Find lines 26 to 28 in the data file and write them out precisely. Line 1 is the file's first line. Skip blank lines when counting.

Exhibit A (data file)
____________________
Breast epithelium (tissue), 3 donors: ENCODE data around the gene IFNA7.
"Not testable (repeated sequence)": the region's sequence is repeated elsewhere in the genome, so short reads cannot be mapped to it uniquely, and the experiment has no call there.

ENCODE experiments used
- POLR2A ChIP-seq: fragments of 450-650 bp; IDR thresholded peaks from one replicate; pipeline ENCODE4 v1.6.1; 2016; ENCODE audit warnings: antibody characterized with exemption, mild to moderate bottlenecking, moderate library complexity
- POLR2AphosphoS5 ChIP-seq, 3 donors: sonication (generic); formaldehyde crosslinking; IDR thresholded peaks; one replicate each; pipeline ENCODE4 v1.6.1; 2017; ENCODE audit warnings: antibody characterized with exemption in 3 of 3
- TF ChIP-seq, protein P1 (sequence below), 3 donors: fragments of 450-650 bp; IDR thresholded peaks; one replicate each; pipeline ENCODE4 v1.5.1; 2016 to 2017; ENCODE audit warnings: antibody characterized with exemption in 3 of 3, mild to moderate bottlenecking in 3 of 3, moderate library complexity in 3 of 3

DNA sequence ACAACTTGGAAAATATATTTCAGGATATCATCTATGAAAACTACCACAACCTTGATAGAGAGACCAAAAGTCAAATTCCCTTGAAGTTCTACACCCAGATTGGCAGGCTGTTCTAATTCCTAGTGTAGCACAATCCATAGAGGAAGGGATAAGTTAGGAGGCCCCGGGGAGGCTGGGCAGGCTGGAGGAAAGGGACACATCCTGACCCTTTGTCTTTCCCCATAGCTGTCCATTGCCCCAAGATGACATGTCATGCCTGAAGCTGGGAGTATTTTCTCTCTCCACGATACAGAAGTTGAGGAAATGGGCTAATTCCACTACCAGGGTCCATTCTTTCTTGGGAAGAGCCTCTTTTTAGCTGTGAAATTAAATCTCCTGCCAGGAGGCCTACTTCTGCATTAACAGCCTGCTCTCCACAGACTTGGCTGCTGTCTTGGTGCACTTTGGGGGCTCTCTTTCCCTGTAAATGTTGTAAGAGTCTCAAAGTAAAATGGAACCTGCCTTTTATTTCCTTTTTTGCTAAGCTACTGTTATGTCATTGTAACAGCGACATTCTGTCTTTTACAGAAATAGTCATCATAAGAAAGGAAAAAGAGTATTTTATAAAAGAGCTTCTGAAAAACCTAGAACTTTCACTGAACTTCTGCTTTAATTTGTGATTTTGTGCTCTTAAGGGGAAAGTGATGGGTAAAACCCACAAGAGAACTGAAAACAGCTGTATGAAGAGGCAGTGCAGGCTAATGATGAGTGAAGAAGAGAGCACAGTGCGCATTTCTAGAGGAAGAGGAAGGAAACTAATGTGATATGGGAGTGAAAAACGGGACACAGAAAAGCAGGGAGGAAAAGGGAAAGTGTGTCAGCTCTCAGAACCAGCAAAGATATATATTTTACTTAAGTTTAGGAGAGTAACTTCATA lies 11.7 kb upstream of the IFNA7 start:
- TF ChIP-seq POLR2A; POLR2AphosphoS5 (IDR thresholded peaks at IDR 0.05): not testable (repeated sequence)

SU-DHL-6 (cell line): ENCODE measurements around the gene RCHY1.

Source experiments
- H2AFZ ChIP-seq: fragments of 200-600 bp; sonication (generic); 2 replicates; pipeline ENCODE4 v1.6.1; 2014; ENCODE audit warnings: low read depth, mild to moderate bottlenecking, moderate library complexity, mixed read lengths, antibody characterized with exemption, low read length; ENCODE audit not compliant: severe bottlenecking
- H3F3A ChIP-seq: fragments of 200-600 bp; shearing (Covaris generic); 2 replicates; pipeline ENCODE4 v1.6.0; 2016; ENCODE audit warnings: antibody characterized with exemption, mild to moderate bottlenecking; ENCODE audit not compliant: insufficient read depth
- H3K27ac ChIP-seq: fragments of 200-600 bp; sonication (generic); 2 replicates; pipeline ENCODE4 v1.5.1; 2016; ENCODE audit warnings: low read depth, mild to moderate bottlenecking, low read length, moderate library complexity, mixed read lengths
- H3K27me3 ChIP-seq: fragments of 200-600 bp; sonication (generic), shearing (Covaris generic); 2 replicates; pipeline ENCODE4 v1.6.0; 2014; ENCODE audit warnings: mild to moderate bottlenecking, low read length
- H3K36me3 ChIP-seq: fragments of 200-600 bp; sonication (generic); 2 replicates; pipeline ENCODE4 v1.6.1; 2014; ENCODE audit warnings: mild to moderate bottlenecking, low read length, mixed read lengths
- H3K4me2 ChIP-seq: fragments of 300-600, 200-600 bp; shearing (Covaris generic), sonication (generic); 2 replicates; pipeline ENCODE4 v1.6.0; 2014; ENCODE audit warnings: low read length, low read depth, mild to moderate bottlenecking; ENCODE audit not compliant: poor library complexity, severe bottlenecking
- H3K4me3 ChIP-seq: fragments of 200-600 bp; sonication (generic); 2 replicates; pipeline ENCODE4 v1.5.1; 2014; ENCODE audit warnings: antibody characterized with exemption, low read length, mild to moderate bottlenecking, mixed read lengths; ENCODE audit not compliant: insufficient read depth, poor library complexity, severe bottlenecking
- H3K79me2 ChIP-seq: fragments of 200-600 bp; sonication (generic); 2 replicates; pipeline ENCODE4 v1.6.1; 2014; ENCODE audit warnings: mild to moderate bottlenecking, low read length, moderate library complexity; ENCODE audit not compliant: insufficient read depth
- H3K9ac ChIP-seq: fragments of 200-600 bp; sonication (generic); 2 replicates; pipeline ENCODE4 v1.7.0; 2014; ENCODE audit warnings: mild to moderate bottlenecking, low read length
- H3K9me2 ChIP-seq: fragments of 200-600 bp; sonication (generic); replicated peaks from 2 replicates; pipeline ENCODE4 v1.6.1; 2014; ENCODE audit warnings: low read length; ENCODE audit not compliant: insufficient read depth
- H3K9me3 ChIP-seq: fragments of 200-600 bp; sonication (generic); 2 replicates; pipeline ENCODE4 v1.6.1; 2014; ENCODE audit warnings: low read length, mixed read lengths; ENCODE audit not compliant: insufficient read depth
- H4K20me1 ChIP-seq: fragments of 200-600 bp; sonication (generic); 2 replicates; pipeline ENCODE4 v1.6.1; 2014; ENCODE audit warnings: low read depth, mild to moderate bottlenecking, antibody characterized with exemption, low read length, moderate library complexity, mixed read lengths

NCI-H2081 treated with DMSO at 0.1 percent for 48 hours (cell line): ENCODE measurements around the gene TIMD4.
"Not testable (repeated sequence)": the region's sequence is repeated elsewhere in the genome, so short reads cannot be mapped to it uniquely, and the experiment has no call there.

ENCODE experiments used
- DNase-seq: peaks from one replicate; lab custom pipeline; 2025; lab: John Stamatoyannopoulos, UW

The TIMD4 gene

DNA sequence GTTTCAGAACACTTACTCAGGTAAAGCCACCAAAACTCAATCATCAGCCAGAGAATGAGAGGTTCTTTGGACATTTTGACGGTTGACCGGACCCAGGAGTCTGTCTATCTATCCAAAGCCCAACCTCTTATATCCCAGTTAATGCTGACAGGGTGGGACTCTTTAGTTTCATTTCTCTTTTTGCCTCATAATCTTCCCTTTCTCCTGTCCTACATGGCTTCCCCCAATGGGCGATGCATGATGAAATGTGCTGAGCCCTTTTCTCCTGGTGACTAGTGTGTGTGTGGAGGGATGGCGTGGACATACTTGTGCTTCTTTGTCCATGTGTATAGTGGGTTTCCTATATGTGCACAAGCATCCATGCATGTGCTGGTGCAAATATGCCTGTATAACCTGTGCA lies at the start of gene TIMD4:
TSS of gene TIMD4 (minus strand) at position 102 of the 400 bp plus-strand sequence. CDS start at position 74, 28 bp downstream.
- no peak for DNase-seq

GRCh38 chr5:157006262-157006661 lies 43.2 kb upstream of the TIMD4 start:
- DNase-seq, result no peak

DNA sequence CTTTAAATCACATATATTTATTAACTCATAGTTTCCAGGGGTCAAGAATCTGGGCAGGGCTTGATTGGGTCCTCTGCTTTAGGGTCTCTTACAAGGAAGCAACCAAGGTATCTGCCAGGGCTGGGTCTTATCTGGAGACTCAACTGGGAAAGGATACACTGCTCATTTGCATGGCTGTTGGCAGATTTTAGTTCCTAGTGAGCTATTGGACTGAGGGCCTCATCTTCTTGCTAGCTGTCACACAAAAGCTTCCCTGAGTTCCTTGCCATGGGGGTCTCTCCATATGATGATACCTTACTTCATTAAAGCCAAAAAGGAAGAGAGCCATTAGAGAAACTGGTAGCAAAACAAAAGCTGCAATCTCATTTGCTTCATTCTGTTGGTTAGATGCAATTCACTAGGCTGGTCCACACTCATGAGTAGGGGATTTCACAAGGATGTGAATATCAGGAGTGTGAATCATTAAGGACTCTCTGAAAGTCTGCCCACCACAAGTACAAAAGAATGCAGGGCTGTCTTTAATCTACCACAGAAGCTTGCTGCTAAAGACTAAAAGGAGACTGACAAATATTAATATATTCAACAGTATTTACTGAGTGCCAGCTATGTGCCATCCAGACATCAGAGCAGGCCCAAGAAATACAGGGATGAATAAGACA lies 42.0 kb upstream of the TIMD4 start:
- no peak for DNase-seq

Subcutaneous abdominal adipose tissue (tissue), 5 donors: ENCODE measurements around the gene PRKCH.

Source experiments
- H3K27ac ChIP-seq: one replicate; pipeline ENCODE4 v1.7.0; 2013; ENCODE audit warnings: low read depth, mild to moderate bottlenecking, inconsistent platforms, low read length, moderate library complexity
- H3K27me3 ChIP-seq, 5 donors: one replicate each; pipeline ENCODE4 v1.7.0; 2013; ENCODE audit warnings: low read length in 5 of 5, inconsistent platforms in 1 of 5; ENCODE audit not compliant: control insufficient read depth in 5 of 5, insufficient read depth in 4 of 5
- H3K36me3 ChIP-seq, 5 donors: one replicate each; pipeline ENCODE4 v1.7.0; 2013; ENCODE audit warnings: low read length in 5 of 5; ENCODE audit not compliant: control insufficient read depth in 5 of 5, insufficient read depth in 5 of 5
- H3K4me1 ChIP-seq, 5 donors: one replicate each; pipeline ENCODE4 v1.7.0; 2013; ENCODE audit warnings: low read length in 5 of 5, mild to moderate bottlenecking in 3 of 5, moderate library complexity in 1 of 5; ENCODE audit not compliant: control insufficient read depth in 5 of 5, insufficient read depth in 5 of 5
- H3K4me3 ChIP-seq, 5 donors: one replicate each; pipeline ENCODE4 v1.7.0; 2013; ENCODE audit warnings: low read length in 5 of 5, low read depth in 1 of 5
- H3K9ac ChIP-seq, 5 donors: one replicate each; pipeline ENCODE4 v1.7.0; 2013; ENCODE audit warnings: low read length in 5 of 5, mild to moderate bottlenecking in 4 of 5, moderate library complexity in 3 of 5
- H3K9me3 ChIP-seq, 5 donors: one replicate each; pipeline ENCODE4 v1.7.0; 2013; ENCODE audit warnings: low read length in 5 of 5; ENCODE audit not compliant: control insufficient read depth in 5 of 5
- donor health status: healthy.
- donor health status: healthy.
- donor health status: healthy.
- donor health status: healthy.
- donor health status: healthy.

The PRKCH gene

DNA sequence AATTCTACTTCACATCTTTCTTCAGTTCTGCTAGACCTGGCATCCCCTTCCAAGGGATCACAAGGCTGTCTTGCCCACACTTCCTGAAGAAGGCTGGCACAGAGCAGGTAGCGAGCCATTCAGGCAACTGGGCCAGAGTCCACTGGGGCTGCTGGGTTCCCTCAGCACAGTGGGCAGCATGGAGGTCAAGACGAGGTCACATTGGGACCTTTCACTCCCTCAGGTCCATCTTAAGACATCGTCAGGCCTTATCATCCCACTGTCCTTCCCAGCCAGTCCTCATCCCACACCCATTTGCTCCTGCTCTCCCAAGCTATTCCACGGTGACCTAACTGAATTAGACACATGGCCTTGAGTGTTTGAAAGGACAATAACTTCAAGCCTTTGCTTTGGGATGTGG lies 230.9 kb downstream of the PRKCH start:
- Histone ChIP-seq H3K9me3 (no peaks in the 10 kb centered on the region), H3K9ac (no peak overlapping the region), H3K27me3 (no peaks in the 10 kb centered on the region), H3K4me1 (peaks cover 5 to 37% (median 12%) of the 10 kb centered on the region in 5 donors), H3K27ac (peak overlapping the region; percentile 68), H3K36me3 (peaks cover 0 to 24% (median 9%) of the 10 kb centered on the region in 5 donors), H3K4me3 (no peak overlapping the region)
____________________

- DNase-seq: peaks from one replicate; lab custom pipeline; 2025; lab: John Stamatoyannopoulos, UW

The TIMD4 gene

DNA sequence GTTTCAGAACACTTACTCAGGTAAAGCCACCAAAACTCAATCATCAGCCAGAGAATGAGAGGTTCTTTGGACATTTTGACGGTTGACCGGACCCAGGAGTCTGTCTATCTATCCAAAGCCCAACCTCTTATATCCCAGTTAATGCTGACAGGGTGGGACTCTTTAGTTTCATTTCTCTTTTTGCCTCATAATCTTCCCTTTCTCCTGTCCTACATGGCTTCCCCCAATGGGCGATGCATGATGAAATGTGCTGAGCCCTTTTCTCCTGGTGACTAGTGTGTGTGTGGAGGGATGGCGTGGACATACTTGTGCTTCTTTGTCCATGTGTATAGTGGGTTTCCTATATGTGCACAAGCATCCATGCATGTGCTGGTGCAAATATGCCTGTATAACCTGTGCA lies at the start of gene TIMD4: